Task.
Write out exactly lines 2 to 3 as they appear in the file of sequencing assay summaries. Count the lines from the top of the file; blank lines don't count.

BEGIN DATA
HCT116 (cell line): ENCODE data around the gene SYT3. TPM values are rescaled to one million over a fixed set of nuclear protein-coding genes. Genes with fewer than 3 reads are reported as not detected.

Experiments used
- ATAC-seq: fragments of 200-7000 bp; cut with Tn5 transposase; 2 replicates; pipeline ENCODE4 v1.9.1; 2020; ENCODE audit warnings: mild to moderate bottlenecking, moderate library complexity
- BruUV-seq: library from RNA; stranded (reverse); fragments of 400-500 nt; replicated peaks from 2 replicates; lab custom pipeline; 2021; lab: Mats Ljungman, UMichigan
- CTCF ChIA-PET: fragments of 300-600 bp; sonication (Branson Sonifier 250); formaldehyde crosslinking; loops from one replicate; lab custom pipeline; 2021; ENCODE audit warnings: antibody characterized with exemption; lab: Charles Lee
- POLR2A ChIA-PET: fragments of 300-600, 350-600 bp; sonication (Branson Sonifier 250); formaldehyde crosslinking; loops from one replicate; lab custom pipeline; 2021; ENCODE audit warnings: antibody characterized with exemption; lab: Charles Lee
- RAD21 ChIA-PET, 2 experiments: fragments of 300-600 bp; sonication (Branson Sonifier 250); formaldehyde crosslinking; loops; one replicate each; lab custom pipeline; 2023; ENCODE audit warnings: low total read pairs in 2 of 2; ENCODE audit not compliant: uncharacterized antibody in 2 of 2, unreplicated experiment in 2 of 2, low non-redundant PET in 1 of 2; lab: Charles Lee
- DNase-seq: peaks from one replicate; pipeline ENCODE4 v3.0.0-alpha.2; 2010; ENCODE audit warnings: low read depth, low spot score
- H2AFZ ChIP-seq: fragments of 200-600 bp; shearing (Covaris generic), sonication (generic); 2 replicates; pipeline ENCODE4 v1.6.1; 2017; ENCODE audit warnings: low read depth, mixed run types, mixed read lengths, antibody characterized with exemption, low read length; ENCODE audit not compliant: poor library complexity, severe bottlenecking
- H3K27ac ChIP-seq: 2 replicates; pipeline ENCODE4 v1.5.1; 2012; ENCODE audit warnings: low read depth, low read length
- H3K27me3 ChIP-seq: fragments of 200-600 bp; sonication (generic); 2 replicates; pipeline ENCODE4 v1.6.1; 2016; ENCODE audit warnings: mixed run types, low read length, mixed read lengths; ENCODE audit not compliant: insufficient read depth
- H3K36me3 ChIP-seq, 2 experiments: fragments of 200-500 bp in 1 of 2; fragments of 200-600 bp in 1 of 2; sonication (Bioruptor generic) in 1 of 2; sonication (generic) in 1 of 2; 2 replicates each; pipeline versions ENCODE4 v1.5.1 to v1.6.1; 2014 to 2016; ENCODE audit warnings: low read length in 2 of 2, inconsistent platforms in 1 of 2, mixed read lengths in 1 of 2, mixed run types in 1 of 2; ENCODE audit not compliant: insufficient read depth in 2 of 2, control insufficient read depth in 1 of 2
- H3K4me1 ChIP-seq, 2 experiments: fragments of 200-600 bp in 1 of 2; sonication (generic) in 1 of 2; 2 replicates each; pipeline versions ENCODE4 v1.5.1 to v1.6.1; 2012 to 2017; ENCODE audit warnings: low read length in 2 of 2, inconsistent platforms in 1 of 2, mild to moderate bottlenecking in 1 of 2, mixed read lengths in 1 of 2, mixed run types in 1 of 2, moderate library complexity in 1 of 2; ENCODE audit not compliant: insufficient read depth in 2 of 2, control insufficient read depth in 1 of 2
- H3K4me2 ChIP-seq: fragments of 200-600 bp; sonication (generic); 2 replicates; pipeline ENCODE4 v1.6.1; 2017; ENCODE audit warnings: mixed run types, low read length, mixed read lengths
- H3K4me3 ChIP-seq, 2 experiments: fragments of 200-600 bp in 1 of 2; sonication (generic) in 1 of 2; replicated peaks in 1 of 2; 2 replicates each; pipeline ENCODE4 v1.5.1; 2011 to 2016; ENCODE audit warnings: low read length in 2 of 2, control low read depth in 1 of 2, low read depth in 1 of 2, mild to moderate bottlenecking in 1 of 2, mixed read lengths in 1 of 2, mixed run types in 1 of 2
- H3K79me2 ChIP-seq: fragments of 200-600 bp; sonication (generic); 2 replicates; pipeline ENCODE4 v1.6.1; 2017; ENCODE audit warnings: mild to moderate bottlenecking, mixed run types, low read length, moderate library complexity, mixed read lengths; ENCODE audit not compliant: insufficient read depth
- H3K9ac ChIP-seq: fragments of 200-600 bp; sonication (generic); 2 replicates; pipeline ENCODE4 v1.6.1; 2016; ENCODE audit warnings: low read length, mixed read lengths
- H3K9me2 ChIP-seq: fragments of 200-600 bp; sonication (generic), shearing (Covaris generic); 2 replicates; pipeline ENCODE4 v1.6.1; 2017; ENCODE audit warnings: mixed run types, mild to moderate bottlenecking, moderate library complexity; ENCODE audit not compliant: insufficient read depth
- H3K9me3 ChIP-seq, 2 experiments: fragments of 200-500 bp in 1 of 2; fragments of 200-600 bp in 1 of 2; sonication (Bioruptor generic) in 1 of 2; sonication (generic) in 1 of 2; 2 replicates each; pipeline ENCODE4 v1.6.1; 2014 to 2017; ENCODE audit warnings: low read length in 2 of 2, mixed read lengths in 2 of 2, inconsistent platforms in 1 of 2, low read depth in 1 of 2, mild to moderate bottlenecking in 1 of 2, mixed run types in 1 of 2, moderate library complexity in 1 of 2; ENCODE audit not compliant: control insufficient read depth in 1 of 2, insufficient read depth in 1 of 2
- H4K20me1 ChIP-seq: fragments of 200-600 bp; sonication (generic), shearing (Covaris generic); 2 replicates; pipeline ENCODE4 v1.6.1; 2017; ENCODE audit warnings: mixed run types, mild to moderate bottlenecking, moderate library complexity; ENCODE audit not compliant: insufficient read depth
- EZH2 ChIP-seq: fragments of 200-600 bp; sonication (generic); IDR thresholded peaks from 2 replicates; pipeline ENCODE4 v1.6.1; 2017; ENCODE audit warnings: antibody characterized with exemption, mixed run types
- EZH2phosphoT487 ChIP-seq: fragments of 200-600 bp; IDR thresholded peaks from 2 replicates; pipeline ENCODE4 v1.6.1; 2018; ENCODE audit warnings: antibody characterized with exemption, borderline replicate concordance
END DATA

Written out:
Experiments used
- ATAC-seq: fragments of 200-7000 bp; cut with Tn5 transposase; 2 replicates; pipeline ENCODE4 v1.9.1; 2020; ENCODE audit warnings: mild to moderate bottlenecking, moderate library complexity